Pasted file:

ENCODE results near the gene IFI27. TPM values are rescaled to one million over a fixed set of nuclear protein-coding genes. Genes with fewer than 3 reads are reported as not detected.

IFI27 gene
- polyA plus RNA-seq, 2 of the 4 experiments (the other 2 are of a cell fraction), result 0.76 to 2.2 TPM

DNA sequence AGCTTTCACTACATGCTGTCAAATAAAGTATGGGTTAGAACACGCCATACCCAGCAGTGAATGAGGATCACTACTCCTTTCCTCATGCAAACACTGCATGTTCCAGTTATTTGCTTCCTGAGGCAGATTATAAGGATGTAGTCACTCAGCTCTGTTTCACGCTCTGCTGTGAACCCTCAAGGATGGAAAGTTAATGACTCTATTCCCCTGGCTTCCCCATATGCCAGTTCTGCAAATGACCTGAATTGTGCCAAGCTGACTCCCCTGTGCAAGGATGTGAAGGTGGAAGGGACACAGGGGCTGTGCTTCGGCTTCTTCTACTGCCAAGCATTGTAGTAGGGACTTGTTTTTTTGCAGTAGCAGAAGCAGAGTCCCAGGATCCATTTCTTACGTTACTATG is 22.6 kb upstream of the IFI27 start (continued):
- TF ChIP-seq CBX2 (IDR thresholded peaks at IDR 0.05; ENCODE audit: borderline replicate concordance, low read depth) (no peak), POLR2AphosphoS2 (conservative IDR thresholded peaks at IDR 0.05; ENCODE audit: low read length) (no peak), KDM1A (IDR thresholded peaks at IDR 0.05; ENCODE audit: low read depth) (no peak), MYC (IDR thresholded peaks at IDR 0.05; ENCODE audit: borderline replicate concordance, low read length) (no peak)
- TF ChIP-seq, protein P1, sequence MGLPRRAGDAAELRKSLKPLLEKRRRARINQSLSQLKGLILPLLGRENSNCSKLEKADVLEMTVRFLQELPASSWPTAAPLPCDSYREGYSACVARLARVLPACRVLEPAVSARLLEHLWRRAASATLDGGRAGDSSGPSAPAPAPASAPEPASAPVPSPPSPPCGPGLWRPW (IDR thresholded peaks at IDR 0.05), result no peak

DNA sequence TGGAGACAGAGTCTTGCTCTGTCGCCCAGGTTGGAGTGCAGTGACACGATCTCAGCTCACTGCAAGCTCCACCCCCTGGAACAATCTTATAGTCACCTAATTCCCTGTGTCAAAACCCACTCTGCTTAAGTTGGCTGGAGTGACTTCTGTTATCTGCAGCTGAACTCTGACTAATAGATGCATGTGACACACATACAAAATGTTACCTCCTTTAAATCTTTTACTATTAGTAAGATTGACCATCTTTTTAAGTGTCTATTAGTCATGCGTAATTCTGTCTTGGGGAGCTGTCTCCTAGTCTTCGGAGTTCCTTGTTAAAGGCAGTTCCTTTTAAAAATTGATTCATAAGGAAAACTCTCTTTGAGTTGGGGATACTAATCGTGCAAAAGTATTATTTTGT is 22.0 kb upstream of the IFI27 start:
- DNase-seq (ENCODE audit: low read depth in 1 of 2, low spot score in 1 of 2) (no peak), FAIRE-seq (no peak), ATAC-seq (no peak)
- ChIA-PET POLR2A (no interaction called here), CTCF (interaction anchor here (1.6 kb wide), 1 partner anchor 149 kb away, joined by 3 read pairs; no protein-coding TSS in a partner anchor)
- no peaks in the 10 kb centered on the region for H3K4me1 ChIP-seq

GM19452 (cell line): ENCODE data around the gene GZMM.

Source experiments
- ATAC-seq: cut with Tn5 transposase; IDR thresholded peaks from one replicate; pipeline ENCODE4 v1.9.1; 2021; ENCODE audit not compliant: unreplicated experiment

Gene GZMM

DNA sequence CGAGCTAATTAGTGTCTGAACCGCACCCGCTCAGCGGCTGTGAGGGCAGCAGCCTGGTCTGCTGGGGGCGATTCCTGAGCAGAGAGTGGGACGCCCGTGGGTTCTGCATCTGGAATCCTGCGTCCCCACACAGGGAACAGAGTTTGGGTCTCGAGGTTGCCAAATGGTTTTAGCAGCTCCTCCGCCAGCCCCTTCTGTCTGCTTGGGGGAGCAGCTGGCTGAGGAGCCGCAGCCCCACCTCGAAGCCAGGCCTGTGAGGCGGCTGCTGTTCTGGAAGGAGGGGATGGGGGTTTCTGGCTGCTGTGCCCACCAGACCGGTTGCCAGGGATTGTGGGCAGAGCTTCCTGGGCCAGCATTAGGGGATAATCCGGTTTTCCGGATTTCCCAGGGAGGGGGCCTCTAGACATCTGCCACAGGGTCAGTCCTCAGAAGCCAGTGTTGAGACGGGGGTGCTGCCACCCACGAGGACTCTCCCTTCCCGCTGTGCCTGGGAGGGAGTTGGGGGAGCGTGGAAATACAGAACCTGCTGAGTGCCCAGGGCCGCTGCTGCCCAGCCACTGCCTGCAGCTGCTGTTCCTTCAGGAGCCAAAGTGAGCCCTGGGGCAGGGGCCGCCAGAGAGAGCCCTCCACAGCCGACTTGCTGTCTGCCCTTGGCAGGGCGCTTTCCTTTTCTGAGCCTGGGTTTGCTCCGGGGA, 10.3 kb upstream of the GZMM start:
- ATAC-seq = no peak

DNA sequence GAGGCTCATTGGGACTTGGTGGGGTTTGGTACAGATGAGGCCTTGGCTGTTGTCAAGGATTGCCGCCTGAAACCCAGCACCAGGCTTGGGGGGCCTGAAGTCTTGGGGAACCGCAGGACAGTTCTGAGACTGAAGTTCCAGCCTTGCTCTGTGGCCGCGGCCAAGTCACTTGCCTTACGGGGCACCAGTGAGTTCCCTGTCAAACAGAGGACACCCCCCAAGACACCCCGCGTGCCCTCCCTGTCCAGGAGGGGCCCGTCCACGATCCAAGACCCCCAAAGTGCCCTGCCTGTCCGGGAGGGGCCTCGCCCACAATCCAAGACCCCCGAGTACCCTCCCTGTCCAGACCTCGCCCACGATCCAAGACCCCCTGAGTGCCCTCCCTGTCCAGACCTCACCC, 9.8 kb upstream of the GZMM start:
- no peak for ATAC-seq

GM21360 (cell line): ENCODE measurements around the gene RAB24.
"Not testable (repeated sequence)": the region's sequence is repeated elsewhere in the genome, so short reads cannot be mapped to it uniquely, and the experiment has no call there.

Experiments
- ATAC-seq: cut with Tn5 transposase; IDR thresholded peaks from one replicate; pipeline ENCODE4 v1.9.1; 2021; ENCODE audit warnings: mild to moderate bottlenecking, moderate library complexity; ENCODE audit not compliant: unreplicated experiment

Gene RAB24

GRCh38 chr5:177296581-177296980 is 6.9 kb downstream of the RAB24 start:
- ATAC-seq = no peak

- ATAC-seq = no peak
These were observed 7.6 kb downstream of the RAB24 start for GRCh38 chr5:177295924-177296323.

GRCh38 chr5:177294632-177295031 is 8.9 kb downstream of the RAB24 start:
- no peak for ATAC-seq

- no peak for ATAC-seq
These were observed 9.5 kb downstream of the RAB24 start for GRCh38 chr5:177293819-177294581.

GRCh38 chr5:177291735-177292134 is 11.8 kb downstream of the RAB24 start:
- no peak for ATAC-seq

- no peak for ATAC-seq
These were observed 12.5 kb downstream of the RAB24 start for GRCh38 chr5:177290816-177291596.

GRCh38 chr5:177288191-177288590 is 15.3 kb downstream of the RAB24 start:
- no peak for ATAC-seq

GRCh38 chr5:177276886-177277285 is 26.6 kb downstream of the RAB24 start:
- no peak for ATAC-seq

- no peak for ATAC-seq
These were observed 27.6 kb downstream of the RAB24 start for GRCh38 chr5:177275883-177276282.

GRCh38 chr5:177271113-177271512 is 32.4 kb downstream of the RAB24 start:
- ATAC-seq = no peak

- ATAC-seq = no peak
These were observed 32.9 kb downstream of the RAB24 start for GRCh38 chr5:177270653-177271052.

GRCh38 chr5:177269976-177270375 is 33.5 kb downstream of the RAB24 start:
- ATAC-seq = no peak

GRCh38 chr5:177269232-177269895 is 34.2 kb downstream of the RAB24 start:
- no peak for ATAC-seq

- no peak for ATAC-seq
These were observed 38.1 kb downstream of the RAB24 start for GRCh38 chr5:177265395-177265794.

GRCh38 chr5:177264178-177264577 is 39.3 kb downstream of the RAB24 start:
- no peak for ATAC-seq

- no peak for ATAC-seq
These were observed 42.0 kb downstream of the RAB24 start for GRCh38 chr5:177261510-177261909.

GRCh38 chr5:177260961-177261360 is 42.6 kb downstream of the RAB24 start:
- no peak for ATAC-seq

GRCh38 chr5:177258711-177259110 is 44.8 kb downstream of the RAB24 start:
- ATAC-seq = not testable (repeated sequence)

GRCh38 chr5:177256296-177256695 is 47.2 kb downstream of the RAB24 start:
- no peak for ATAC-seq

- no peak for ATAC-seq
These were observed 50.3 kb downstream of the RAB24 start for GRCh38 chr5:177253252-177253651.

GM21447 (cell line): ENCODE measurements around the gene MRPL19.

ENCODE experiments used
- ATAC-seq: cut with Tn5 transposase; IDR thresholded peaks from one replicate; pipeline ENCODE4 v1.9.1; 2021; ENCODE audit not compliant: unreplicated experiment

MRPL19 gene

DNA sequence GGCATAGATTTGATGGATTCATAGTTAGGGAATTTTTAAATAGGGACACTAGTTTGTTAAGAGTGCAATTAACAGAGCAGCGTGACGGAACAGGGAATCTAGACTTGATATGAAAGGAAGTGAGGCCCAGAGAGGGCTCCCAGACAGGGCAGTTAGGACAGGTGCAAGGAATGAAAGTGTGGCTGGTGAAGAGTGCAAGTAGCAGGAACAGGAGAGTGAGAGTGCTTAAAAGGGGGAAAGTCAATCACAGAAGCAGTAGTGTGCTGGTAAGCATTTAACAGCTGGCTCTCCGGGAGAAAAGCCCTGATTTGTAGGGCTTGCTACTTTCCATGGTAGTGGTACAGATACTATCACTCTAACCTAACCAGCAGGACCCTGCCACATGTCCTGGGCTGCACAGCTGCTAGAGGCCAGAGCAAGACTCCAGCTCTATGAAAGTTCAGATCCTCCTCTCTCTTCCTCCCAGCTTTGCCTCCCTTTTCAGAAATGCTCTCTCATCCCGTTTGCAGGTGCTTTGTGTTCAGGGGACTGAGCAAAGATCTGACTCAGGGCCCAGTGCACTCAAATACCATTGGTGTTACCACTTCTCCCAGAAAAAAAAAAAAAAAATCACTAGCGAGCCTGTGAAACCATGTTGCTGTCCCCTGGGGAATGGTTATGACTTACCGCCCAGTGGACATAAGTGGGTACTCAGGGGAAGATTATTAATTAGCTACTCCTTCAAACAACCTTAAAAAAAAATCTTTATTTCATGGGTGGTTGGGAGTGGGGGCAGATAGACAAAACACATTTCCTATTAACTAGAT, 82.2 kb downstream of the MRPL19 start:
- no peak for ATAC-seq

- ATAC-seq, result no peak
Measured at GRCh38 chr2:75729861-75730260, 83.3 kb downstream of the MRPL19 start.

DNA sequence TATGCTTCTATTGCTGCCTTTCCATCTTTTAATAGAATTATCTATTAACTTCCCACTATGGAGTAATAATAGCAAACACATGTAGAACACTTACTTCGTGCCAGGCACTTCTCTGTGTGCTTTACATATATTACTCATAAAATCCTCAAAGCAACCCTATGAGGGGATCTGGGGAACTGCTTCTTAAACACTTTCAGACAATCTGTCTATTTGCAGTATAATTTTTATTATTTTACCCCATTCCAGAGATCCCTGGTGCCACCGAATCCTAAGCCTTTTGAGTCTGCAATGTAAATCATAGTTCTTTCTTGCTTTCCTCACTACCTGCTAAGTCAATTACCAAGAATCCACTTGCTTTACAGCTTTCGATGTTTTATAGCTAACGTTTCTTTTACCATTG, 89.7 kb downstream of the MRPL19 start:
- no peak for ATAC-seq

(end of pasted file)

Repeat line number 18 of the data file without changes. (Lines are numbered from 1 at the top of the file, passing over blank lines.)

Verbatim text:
- no peak for ATAC-seq